Steady As She Goes For Arlene Foster’s Recovery Plans

Economic prospects for 2014 include higher turnover and extra employment in the private sector. The contrast with the four preceding years of austerity is sharp.

While the whole UK economy is recovering, there are some doubts about whether Northern Ireland will enjoy the same rate of recovery. Early indications are that the construction and manufacturing sectors may enjoy a recovery parallel to Great Britain but the businesses providing certain types of services, particularly in financial services, are lagging.

The improving local economy now needs to be supported and strengthened.

Arlene Foster, the Minister for the Department of Enterprise, Trade and Investment, acknowledges this caution. “After several difficult years for our local economy, 2013 has seen improvements to our economic conditions — with falling unemployment, more jobs, improving business confidence and increases to house prices. However, we cannot become complacent. It is important that we sustain the recovery during 2014 and build on the current momentum.”

The minister has a bigger agenda in 2014 than may have been expected. There are demanding questions in relation to the role of Invest NI in attracting investment, commitments to a search for steps to protect energy prices and ensure security of supply, a reconsideration of the terms of reference for the agencies encouraging tourism, and a conclusion on the future of the Consumer Council. One particular issue looms large. “I hope that 2014 will bring the long-awaited decision on corporation tax,” she notes.

“Until a final decision is announced by the Prime Minister, my Executive colleagues and I will continue to lobby hard for Northern Ireland to have the opportunity to set its own corporation tax levels. A lower rate would potentially transform our economy as it would allow us to further grow the private sector, improve local employment opportunities and enhance our export performance.”

The minister is aware of the projected plans by the European Commission to further constrain the ability of Invest NI to financially assist new investment. She said that “implementation of the new guidelines on regional aid, specifically the support available to large companies wishing to reinvest here, is a challenge, and I remain committed to securing the best possible outcome for Northern Ireland.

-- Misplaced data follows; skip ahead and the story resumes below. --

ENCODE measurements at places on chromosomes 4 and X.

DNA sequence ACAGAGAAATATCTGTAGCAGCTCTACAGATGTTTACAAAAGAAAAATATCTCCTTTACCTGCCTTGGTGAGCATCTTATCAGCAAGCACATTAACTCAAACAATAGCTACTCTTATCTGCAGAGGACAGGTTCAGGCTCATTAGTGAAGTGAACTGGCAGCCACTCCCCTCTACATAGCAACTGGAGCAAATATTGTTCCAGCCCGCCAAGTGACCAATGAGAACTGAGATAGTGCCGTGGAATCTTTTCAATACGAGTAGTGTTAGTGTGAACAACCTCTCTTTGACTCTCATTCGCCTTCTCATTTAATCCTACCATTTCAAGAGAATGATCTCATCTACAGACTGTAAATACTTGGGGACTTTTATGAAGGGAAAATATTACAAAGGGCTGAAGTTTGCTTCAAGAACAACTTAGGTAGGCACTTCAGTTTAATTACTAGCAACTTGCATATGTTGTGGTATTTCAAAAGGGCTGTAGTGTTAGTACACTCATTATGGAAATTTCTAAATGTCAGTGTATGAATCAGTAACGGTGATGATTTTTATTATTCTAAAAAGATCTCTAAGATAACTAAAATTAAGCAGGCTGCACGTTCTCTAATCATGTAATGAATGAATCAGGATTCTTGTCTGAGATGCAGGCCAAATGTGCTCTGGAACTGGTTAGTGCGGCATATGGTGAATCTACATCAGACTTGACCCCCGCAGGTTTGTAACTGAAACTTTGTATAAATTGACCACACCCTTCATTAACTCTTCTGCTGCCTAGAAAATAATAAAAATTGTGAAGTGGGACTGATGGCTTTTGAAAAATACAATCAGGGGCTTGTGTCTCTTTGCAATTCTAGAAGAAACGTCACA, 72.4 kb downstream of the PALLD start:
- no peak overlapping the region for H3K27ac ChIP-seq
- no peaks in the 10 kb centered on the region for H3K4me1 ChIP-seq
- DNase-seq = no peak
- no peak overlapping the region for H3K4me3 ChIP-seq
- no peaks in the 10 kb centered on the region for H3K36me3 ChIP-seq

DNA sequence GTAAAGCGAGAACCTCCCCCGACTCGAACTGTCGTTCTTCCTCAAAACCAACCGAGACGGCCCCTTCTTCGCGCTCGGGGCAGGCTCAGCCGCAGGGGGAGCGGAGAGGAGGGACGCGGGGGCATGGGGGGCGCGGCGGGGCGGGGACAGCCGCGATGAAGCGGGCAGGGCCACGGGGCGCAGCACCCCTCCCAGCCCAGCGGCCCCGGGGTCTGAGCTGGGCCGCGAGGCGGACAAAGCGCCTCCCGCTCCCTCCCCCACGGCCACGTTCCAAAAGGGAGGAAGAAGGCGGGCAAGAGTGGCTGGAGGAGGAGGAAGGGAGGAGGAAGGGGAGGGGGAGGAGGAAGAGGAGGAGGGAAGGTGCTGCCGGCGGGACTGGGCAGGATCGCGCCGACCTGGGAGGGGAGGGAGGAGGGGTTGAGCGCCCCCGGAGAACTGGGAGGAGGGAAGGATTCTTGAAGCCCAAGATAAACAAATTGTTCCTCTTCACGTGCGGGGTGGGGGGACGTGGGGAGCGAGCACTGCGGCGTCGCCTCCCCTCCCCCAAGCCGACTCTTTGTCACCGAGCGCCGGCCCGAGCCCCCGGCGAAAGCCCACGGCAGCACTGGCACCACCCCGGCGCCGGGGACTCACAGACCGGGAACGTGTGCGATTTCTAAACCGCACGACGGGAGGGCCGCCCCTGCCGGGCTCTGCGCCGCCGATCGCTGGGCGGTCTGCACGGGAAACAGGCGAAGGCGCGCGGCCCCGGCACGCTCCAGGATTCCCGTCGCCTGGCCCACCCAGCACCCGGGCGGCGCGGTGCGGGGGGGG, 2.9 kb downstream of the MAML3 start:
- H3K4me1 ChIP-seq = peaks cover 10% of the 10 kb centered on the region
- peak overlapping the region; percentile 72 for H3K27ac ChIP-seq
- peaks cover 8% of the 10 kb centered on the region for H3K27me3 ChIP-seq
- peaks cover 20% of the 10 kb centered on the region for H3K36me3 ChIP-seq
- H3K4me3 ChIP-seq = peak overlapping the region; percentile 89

“Access to finance remains one of the most pressing issues for local businesses and I will continue to engage with the UK government, banks and other key stakeholders to ensure that Northern Ireland’s significant challenges in relation to this issue are addressed.

“Invest NI will also continue to support businesses through its access to finance suite of funds, which can provide over £140m.”

Strengthening Northern Ireland’s economic competitiveness is an acknowledged priority. “Export growth remains crucial to our long-term economic stability. During 2014, Invest NI will continue to focus on supporting businesses to export to new markets through its programme of trade visits, one-to-one support and in market advice.

“Helping small and medium-sized companies to grow their workforce will continue to be a priority to achieving our Programme for Government target of promoting 25,000 new jobs. The Jobs Fund has been a particularly successful initiative which is expected to exceed its PfG target for creating 4,000 by the end of March 2014.”

The minister will also be taking an interest in the progress (or lack of progress) in the reform of planning legislation as well as the provision for any new enterprise zones, provided that the legislative stalemate involving other ministers can be resolved.

Perhaps the most high-profile challenge in 2014 is the reconsideration of how to tackle energy questions.

Arlene Foster, with a degree of understatement, adds: “I am acutely aware that householders and businesses have real concerns about rising bills and I take those concerns very seriously.”

That is a glance over some complex choices of which we shall hear much more in the weeks ahead.

The minister has a formidable evolving agenda. ‘Steady as she goes’ would be an inadequate motif.